At a glance.
- A warning about commercial surveillance tools.
- Panasonic confirms data breach.
- Europol directed to purge data.
- How to minimize your online trail.
- Observations about the FinalSite ransomware incident.
US NCSC issues alert about commercial spyware.
On Friday, the US State Department and the National Counterintelligence and Security Center issued a warning regarding commercial surveillance tools, stating governments and other entities have purchased spyware capable of recording audio, tracking a device’s location, and essentially giving the user access to all of the content on a target’s device. Security Week notes, although the alert does not directly name any particular spyware, the warning is clearly the US government’s direct acknowledgment of the abuse of surveillance software like NSO’s Pegasus, recently discovered to be used by a number of world governments to track the devices of journalists, dissidents, and other undesirables. The warning also includes mitigation recommendations before ultimately advising that “it’s always safest to behave as if the device is compromised.”
Panasonic confirms data breach.
Consumer electronics giant Panasonic disclosed that in November an intruder gained unauthorized access to a file server located in Japan via the server of an overseas subsidiary. The exposed data includes personal information pertaining to candidates who applied for positions at the company, as well as data belonging to business partners. Although files on the server did contain information about business partner personnel, the information was primarily standard business contact details. With the assistance of an external security advisor, the investigation revealed that no customer data had been compromised, and none of the data that were compromised appears to have been leaked.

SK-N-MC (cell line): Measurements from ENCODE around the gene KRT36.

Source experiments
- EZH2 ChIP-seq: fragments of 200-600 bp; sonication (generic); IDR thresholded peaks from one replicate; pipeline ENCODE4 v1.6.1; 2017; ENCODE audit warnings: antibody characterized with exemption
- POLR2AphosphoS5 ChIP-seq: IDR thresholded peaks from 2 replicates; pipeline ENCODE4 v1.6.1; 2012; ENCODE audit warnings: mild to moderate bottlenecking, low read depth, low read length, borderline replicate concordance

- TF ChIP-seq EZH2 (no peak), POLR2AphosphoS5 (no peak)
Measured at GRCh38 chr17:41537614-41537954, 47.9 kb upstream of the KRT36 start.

EDPS orders Europol to delete its “big data ark.”
Europol has been ordered to delete a massive cache of personal data that the European Data Protection Supervisor (EDPS) has determined was gathered illegally, the Guardian reports. The “big data ark,” as privacy experts are calling it, is comparable in size to a fifth of the US Library of Congress and contains billions of points of information gathered from crime reports, hacked from encrypted phone services, and collected from asylum seekers with no connection to a crime over the past six years. Privacy advocates say the size of the data store includes sensitive data on upwards of 250,000 individuals, currently or formerly suspected of terrorism or other serious crimes.
EDPS has ordered Europol to immediately delete any data gathered more than six months ago, and the police agency has one year to sift through the rest and determine what else must be expunged. The ruling underlines the ongoing conflict between EDPS and Europol, which last year led the EU Home Affairs Commission to propose major changes to Europol’s powers that, if passed, would make the police agency’s data collection legal as part of a testing program for machine learning tools. EU home affairs commissioner Ylva Johansson commented, “Law enforcement authorities need the tools, resources and the time to analyse data that is lawfully transmitted to them.”
Delete that old Hotmail account, already.